Each of the four foundational pharmacological therapies for HFrEF has been shown in large, randomised, placebo- or active-controlled trials to reduce the risk of cardiovascular and/or all-cause mortality, and the risk of hospitalisation for worsening HF.1-11 These benefits have been demonstrated in two or more trials (i.e. providing external validity) or, in the case of sacubitril/valsartan, in one trial with a degree of statistical significance (p<0.00125) that is equivalent to that of at least two individual confirmatory trials. Furthermore, many of these treatments have been shown to have similar benefits in reducing mortality and the development of chronic HF in patients with left ventricular systolic dysfunction and/or HF at the time of acute myocardial infarction, a common pathological precursor to the development of HFrEF.17-22
Along with the four foundational treatments for HFrEF, other medications, including digoxin, ivabradine, vericiguat, omecamtiv mecarbil and the combination of hydralazine and isosorbide dinitrate, are considered second-line therapies. Indeed, in the recently updated European Society of Cardiology (ESC) guidelines for the management of HF, each of these medications are given a class II indication.23 Reasons for this weaker indication (rather than a class I indication as for the four foundational treatments) include a relatively small treatment effect, an effect on HF hospitalisation with no accompanying cardiovascular mortality benefit, or the suggestion of benefit only in certain subgroups of HFrEF patients.
Conventional sequencing of foundational drugs for HFrEF
Until recently, international guidelines for the management of HFrEF advocated a stepwise sequencing strategy when establishing patients on foundational HFrEF treatments.13,14 The recommended order of therapy initiation (renin–angiotensin system [RAS] inhibitor and beta blocker, followed by a MRA, a neprilysin inhibitor and a SGLT2 inhibitor) was based, not on clinical trial evidence supporting that order, but simply on the historical sequence in which the landmark evidence-generating trials were conducted. This strategy assumes, incorrectly, that the treatments studied earlier are more efficacious (and their initiation be prioritised) than those discovered more recently. This can be challenged by the observation that the use of digitalis, taken by >90% of patients at baseline in CONSENSUS (Cooperative North Scandinavian Enalapril Survival Study), has significantly declined and is no longer considered as a foundational treatment for HFrEF based on the results of the Digitalis Investigation Group (DIG) trial.24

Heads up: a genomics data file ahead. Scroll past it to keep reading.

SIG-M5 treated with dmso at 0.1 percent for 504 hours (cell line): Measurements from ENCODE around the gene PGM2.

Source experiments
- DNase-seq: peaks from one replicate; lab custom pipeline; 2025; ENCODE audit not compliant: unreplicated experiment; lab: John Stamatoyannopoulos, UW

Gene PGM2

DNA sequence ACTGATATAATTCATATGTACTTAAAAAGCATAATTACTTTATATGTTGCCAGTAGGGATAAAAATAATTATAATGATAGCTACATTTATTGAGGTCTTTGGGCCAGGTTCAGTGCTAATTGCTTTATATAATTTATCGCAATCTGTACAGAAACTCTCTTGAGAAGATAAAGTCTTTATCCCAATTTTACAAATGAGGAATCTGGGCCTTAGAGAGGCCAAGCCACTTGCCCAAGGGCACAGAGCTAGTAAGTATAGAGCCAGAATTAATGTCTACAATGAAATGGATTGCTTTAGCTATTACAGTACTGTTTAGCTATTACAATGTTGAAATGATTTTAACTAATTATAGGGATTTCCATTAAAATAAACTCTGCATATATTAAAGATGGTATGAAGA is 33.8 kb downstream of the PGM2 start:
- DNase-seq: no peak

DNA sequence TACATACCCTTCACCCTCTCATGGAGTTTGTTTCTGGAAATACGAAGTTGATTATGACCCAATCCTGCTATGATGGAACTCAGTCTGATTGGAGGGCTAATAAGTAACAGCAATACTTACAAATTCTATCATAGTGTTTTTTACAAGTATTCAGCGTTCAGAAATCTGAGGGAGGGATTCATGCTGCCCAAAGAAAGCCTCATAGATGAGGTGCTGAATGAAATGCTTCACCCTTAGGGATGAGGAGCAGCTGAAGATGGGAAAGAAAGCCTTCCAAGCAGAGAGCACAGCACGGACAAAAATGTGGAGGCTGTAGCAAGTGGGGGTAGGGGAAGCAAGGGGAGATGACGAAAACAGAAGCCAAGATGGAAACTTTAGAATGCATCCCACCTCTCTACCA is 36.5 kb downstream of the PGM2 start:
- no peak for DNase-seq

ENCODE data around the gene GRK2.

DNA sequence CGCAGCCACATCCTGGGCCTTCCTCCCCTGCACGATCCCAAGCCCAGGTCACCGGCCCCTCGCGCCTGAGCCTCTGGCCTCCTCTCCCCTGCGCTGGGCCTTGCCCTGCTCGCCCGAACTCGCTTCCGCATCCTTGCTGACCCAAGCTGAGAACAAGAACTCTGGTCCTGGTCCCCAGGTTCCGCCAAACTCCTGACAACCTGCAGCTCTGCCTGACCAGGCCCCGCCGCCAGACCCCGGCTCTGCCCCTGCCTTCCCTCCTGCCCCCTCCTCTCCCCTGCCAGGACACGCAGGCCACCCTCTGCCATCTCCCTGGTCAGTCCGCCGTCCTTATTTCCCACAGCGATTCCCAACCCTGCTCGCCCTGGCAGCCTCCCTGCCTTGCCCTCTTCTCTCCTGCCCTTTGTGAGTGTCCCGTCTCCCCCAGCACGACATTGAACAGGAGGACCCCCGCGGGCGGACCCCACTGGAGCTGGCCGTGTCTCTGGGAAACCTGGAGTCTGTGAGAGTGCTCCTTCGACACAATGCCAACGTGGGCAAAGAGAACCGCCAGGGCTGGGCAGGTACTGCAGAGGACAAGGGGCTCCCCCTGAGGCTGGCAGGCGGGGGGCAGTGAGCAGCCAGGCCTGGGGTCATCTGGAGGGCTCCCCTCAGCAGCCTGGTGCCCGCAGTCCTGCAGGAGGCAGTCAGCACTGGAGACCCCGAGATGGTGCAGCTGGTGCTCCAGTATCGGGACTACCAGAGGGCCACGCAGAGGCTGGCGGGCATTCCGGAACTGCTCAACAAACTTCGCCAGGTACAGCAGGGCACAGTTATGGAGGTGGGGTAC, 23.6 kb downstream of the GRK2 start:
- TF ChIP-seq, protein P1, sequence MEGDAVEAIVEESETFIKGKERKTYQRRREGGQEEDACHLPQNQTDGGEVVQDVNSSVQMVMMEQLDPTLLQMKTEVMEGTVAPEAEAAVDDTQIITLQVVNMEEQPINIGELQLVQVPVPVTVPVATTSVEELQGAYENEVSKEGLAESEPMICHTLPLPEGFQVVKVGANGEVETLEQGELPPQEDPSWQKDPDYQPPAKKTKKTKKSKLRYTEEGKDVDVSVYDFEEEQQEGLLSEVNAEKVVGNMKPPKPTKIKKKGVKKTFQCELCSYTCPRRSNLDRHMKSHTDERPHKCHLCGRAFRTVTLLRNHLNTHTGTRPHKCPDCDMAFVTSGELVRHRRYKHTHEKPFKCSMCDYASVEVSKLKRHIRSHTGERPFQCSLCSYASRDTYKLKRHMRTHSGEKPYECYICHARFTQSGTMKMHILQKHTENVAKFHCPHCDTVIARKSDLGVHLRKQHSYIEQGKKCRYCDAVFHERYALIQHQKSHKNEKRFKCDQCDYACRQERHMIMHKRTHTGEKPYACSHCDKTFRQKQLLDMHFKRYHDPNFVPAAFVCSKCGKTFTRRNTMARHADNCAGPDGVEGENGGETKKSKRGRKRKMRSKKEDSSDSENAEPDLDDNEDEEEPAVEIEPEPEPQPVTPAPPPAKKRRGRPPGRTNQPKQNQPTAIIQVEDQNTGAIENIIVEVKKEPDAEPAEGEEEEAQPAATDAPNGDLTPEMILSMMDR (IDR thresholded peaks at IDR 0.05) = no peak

A second aspect of the conventional approach was prioritising the up-titration of the dose of each individual drug class to the target dose (or maximally tolerated dose below that) before adding a new medication. During this process, the delay in initiating all four life-saving treatments potentially results in unnecessary hospitalisations and deaths.
The assumption that the recommended drug classes do not exert their benefits until they are up-titrated to maximum doses is contrary to the body of evidence demonstrating that low or starting doses of ACE inhibitors, beta blockers, MRAs and sacubitril/valsartan provide protection from death and reduce the risk of worsening HF. Indeed, each of the four classes of foundational therapies has been shown to exert their benefit within 30 days of initiation (i.e. when the patients were taking a low dose or before any up-titration).25-29 Furthermore, the additive benefits of the dose up-titration of a drug are relatively modest and limited to a reduction in the risk of hospitalisation compared with the benefits of adding a new medication; in the Assessment of Treatment with Lisinopril and Survival (ATLAS) and Heart failure Endpoint evaluation of Angiotensin II Antagonist Losartan (HEAAL) trials, a three- to seven-fold higher dose of a RAS inhibitor did not confer a mortality benefit, unlike the addition of a beta blocker, a MRA, a neprilysin inhibitor or a SGLT2 inhibitor in their respective landmark trials.30,31